Friday, April 11, 2014
Chet Raymo, “Cranes or Skyhooks?”
“Cranes or Skyhooks?”
by Chet Raymo
“In the late 19th century, an intractable problem bedeviled scientists. Geologists had convincingly demonstrated that the Earth was hundreds of millions of years old, and fossil evidence suggested that life had been around for most of that time. Which means the Sun must have been burning more or less steadily throughout the duration. Yet physicists and chemists could not provide any credible source of energy that would keep the Sun shining for all that time. Not gravitational contraction. Not chemical combustion or any other known chemical reaction.
Nada. Nothin'. Zippo.
So what to do? Do we abandon the geological time scale, perhaps affirming anew the biblical chronology? Do we hypothesize some cosmic or supernatural energy source to keep the stars burning? Does the failure of physicists to account for the Sun's extended lifetime prove the geophysical paradigm "almost certainly false"? Well, no. Not false, but, as it turned out, incomplete. The new century brought a new insight: the equivalence of matter and energy and E=mc2. Riddle solved.
And what is the moral of this story for the problem of consciousness? Don't rush to conclusions that confirm your personal prejudices. Wait and see.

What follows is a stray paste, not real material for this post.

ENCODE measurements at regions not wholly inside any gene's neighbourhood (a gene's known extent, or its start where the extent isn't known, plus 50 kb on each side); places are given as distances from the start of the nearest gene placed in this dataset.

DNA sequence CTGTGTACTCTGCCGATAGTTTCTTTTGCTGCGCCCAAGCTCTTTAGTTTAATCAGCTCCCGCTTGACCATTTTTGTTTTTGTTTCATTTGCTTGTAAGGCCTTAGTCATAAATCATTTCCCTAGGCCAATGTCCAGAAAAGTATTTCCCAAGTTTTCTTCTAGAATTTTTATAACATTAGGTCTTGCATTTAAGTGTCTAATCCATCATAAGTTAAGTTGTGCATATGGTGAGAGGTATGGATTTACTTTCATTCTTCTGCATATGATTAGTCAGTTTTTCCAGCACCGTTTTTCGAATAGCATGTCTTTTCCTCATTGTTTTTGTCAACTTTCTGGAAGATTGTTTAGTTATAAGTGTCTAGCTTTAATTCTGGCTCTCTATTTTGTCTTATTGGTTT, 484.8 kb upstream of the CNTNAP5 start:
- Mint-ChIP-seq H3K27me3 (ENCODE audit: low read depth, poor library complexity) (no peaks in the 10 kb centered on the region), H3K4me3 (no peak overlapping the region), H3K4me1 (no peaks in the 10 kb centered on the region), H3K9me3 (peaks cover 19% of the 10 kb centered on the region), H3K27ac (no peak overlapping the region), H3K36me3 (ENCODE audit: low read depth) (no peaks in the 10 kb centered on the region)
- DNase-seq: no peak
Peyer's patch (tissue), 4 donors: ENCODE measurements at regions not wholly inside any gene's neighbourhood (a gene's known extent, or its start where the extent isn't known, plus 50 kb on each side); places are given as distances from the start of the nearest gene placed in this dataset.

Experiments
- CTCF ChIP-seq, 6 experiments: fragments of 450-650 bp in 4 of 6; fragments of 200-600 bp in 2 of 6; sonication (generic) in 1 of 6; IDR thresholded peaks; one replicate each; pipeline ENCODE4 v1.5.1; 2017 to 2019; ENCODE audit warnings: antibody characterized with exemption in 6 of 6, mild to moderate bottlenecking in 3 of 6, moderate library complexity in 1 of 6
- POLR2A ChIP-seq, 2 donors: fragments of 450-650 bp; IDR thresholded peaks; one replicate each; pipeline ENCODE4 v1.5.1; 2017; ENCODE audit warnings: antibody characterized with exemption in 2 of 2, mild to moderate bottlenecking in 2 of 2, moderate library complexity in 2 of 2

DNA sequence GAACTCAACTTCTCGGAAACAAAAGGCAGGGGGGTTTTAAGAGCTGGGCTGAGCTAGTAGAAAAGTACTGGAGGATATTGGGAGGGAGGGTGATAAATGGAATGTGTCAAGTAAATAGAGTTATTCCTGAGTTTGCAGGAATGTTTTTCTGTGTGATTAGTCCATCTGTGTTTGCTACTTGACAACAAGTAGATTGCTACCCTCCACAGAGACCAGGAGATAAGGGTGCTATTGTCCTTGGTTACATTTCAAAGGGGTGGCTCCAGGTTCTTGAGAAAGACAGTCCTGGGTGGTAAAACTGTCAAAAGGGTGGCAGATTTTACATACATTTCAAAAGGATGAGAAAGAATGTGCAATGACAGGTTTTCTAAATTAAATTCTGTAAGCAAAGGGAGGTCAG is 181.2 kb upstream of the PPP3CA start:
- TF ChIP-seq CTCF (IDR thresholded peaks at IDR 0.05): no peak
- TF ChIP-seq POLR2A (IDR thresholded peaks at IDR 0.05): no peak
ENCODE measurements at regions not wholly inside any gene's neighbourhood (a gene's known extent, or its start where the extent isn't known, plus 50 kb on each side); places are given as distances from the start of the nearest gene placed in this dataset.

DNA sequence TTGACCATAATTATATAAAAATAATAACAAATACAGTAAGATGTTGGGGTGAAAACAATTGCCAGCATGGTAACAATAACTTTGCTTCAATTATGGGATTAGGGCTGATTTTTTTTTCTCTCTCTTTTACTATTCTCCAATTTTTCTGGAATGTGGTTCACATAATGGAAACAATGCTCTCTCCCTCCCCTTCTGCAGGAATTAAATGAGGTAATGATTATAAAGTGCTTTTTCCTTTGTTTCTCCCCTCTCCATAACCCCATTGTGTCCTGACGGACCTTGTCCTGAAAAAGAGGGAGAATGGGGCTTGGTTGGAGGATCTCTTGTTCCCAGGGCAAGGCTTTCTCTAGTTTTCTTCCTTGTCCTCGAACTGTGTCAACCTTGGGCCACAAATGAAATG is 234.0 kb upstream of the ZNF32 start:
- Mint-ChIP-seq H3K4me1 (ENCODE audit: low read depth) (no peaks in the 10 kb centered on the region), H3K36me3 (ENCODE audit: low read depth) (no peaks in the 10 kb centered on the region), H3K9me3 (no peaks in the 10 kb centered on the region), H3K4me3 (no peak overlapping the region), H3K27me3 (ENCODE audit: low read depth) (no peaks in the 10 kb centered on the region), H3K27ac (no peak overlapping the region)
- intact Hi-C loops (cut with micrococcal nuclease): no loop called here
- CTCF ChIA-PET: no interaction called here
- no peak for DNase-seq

It may yet turn out that the riddle of consciousness can be resolved within the context of materialist neo-Darwinian science. Certainly, research on that basis is proceeding apace. The fact that consciousness evolved in step with neuronal complexity gives gentle hope for the eventual reduction of consciousness to an activity of the electrochemical brain. On the other hand, it may turn out that neuroscience needs a paradigm shift comparable to E=mc2. Either way, we stay within a naturalistic worldview.
Daniel Dennett's 1991 book “Consciousness Explained” promised more than it delivered. Nagel's book “Mind and Cosmos” delivers considerably less than it promises. Of the two, Dennett at least provided a possible schemata for ongoing research. Nagel provides wishful thinking.”